John Wayne Gacy: New victim of serial killer identified 49 years after he killed dozens and hid them in his crawl space

Dubbed the “Killer Clown,” Gacy murdered 33 people throughout the 1970’s

Graig Graziosi
Monday 25 October 2021 19:40
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<p>Fried chicken: serial killer John Wayne Gacy</p>

Fried chicken: serial killer John Wayne Gacy

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One of the unidentified victims of John Wayne Gacy, who raped, tortured, and killed 33 boys and young men in the 1970s and stored them in a crawlspace under his home, has been identified thanks to DNA and genealogical data.

Frederick Wayne Alexander was 21 or 22 years old when he was killed by Gacy at his ranch home in the village of Norridge near Chicago.

While most of his victims were identified, six were not. Thanks to a process called genetic genealogy, one more victim has been identified.

Gacy was a prolific killer, known for torturing and raping his victims – all males – before murdering them, often through strangulation or asphyxiation. He hid 26 of his victims' bodies in a crawlspace in his house, sometimes using quicklime to speed up the bodies' decomposition. He buried his other victims elsewhere on his property and threw a few in a nearby river.

Most of Gacy's victims were men from Greyhound bus stops or people he picked up off the street, often offering them drinks, food or money for sex as a way to lure them back to his house. He did physically abduct some of his victims, and tricked others into thinking he was a local sheriff's deputy using a fake badge and a spotlight on his car.

Prior to his string of murders, Gacy had been convicted of sexually assaulting a 15-year-old boy and later trying to have the boy beaten to keep him quiet. Gacy spent 17 months in prison, after which he moved to the ranch home where the majority of his murders would take place.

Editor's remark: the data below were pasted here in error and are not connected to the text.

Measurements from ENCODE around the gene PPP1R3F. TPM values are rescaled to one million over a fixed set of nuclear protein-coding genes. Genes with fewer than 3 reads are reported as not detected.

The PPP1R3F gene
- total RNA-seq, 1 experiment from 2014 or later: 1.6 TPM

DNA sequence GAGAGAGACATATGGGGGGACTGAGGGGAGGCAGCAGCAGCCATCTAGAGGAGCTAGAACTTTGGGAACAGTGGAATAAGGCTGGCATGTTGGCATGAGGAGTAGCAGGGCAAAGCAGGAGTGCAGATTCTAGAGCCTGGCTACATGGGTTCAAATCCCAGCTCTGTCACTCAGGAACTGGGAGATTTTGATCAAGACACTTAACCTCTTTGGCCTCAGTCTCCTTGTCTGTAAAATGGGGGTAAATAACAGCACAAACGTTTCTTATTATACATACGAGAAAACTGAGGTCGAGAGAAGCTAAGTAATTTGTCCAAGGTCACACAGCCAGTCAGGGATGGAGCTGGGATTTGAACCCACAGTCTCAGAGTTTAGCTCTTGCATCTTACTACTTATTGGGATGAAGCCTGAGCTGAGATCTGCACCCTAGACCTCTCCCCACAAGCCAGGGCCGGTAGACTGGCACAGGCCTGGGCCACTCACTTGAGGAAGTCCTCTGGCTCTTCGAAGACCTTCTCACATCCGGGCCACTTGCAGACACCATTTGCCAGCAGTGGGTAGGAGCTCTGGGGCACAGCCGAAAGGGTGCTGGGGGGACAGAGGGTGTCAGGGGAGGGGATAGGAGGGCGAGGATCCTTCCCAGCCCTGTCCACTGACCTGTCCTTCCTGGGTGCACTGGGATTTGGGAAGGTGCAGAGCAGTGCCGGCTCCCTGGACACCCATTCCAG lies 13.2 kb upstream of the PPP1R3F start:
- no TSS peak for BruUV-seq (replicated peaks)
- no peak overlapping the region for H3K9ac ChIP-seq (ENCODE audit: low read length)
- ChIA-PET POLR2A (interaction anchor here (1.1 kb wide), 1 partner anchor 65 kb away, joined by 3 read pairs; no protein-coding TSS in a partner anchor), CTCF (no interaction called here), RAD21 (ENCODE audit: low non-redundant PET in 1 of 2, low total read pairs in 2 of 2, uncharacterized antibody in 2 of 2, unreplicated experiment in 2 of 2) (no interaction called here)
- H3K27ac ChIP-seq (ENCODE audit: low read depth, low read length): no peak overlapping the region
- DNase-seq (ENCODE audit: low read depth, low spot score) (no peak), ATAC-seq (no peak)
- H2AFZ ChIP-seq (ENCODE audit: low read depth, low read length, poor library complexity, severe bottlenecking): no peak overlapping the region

In public, Gacy was a prolific fundraiser and participated in several charitable organisations. He eventually joined a group of people that performed as clowns, often for free, where he developed his characters of "Pogo" and "Patches”, both clowns. Gacy frequently performed at children’s parties while wearing his clown outfit.

During his murders, after he lured his victims to his home, Gacy would often earn their trust through food or drinks and then offer to teach them a magic trick, sometimes while dressed as his clown characters. He would then proceed to handcuff himself and escape from the handcuffs using a key hidden between his fingers.

Once he showed his victims the trick, he would offer to teach them how to do it. After securing his victims in handcuffs he would reportedly tell them that the "trick is you have to have the key" before raping and torturing them. Eventually he would kill his victims by strangling them with a rope or shoving rags deep into their throats. As a result of his method of killing and dress, he became known as the "Killer Clown”.

Nearly 50 years have passed since Gacy's murders, but thanks to a process called genetic genealogy, another victim was identified by the Cook County Sheriff's Office in partnership with a group called the DNA Doe Project.

The DNA Doe Project uses genetic genealogy – combining DNA records with genealogical data like newspaper reports, public records and family trees – to find the family members of people who have died without being identified.

Cook County Sheriff Tom Dart said he believed the method will be instrumental in identifying other people who have died without being identified.

The victim identified this week, Mr Alexander, had been estranged from his family when he disappeared, according to the sheriff's office. They said Mr Alexander left home and seemed as though he wanted no further contact with his family, which is why they never filed a missing person report about him.

They said they were relieved to learn what happened to him, even if his end was at the hands of a horrific serial killer.

“It is hard, even 45 years later, to know the fate of our beloved Wayne,” Mr Alexander's sister, Carolyn Sanders wrote in a statement. “He was killed at the hands of a vile and evil man. Our hearts are heavy, and our sympathies go out to the other victims’ families. … We can now lay to rest what happened and move forward by honoring Wayne.”

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